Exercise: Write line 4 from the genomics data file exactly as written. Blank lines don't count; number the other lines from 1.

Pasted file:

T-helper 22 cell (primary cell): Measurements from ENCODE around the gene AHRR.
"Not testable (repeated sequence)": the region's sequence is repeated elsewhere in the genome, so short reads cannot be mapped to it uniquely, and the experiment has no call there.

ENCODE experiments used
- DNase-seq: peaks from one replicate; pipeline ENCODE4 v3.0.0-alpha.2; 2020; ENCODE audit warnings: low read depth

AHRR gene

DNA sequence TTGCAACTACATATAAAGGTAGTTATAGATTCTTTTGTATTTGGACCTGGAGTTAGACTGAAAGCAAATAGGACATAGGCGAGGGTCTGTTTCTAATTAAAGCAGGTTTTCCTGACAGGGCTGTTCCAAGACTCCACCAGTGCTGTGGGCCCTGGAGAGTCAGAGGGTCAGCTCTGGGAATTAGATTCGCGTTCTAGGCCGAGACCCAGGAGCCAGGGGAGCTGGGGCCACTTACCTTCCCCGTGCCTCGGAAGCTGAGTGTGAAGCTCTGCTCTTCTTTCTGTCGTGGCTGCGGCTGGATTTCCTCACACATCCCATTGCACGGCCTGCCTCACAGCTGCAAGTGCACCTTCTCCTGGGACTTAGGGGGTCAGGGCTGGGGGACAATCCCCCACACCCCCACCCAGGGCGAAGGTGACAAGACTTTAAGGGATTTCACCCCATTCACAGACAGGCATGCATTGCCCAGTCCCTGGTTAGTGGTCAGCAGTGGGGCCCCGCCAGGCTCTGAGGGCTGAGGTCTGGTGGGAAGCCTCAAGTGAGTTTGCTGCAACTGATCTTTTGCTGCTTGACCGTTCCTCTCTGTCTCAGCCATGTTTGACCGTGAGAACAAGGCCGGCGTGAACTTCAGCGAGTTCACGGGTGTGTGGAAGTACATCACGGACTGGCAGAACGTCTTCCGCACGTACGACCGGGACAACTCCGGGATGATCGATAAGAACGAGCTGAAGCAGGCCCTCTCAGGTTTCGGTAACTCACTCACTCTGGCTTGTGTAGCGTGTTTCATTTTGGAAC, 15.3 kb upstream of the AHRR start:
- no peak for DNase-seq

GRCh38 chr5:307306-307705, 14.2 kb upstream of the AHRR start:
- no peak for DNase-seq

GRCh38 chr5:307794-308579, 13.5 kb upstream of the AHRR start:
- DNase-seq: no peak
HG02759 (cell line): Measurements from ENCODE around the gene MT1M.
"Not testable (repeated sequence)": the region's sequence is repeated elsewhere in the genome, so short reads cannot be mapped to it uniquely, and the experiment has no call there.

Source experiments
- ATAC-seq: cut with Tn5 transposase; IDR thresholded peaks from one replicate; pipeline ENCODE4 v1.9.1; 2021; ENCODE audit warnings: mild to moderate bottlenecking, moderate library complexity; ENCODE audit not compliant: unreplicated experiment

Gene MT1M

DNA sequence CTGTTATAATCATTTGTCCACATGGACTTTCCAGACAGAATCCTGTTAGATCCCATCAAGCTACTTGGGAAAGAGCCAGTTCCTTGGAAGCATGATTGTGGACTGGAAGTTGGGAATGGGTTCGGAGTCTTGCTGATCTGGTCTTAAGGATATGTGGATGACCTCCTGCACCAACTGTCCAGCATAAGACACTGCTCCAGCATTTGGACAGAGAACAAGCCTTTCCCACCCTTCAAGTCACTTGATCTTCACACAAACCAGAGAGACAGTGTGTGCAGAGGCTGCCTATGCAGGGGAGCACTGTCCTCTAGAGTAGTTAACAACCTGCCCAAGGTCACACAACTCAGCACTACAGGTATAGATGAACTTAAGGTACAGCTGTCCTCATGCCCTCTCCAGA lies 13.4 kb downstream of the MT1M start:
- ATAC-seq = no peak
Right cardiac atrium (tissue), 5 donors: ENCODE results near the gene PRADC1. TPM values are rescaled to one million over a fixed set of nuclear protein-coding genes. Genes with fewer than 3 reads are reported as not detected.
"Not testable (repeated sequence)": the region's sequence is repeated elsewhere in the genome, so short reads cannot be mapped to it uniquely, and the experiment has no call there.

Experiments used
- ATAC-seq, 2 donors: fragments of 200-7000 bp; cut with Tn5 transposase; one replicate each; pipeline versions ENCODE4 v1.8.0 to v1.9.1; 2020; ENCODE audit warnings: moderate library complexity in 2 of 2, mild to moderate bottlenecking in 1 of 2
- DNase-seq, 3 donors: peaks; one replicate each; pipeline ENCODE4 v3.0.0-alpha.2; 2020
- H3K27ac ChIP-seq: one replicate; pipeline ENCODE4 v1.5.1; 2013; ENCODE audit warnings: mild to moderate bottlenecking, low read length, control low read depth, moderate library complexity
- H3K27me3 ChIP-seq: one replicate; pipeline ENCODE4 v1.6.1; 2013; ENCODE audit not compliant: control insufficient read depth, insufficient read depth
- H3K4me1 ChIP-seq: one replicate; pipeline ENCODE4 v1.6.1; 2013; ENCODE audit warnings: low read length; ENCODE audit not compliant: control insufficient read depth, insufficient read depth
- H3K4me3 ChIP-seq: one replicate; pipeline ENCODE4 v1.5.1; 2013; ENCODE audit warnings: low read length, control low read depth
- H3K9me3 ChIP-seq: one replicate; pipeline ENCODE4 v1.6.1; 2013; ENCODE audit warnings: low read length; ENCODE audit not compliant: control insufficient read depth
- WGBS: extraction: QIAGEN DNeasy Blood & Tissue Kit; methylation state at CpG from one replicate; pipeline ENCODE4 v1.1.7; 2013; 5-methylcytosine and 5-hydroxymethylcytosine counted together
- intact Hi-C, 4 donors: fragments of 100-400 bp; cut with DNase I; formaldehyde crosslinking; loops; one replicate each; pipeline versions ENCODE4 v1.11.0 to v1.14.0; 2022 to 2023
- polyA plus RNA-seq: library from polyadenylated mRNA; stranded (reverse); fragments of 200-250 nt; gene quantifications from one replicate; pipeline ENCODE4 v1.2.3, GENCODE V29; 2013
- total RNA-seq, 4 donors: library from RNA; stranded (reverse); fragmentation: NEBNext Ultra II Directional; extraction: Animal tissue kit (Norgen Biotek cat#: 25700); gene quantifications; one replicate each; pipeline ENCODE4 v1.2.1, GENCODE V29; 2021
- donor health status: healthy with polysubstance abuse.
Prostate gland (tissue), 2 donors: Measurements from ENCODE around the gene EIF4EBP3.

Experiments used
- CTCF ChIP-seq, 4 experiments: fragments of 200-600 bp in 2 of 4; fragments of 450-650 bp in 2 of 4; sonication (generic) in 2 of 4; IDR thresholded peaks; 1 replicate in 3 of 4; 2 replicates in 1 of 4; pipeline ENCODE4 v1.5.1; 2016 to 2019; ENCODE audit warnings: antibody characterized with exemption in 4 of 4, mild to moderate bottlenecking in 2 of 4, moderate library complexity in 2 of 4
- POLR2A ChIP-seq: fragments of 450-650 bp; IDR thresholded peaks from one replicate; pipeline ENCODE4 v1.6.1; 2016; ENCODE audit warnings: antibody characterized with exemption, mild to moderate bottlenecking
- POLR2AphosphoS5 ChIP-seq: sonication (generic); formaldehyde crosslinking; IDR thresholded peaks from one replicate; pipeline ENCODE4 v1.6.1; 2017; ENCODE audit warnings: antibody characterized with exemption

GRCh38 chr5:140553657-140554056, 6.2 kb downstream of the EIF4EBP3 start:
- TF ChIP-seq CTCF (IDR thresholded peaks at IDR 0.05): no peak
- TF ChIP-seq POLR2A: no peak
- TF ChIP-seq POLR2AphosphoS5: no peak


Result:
- DNase-seq: peaks from one replicate; pipeline ENCODE4 v3.0.0-alpha.2; 2020; ENCODE audit warnings: low read depth